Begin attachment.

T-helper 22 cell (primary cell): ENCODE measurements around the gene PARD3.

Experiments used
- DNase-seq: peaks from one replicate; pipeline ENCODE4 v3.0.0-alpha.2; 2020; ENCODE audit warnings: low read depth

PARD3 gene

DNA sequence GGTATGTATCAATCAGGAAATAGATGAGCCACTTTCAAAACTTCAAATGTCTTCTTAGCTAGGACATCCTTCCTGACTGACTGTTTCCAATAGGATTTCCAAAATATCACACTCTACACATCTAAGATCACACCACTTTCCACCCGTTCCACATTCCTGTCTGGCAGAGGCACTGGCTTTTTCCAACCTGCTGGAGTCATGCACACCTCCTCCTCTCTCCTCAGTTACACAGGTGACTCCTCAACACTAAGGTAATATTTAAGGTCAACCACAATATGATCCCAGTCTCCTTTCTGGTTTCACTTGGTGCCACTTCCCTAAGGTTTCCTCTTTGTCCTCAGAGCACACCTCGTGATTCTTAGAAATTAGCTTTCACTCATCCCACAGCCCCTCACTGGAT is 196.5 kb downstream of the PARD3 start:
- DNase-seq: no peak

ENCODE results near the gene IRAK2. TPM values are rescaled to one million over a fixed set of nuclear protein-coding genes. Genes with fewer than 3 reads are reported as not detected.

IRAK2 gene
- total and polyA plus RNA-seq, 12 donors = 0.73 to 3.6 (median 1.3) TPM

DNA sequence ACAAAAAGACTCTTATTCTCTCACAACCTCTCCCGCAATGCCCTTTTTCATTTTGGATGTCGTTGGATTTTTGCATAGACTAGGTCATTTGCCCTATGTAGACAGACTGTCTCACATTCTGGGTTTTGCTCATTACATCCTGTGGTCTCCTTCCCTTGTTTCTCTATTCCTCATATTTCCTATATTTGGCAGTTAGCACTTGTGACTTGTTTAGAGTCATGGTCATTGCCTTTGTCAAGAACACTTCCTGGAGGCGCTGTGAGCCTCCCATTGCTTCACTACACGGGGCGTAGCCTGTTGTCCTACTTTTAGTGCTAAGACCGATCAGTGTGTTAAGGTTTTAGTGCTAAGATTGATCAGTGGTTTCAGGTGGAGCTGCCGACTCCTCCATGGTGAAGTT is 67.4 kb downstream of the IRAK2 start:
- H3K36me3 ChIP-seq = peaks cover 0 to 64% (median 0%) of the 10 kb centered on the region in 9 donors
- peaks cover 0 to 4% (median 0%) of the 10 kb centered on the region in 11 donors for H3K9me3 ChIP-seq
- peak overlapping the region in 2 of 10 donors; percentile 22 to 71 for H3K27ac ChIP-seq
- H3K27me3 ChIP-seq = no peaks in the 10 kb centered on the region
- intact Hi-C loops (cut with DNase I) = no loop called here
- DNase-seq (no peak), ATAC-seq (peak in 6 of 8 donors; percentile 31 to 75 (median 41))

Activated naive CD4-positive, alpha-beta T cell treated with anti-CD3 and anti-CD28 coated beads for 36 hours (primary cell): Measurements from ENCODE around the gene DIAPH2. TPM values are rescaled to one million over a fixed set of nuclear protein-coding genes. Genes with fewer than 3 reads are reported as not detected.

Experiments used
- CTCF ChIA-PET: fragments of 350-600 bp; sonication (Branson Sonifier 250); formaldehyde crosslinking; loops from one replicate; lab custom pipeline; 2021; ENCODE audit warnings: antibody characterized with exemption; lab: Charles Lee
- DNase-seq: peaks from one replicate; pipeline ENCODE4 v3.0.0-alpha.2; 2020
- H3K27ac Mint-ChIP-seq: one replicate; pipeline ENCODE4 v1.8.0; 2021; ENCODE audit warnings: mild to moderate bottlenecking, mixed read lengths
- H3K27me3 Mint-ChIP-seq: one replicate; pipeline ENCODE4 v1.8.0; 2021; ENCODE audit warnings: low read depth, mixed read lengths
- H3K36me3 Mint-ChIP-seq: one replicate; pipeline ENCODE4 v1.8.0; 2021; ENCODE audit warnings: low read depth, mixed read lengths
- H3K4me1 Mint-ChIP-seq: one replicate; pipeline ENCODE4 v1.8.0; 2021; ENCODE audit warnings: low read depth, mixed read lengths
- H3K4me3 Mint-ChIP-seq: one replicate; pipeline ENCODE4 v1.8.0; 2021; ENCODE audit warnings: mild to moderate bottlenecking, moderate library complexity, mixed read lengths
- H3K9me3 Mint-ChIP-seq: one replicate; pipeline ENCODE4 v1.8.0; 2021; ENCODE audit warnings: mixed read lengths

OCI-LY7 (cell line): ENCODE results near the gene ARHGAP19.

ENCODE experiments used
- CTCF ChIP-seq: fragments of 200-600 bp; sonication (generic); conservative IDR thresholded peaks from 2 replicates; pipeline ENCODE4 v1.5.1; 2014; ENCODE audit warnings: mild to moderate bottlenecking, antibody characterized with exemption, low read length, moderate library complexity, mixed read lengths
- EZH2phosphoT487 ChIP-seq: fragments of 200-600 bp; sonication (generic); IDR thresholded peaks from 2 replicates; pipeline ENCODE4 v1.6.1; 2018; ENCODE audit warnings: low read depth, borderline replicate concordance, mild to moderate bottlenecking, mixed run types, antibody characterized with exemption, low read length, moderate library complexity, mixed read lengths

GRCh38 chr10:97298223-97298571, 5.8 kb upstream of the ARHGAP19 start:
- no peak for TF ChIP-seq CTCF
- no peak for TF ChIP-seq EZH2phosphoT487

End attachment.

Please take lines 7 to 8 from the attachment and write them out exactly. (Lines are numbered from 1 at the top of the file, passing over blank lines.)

ENCODE results near the gene IRAK2. TPM values are rescaled to one million over a fixed set of nuclear protein-coding genes. Genes with fewer than 3 reads are reported as not detected.

IRAK2 gene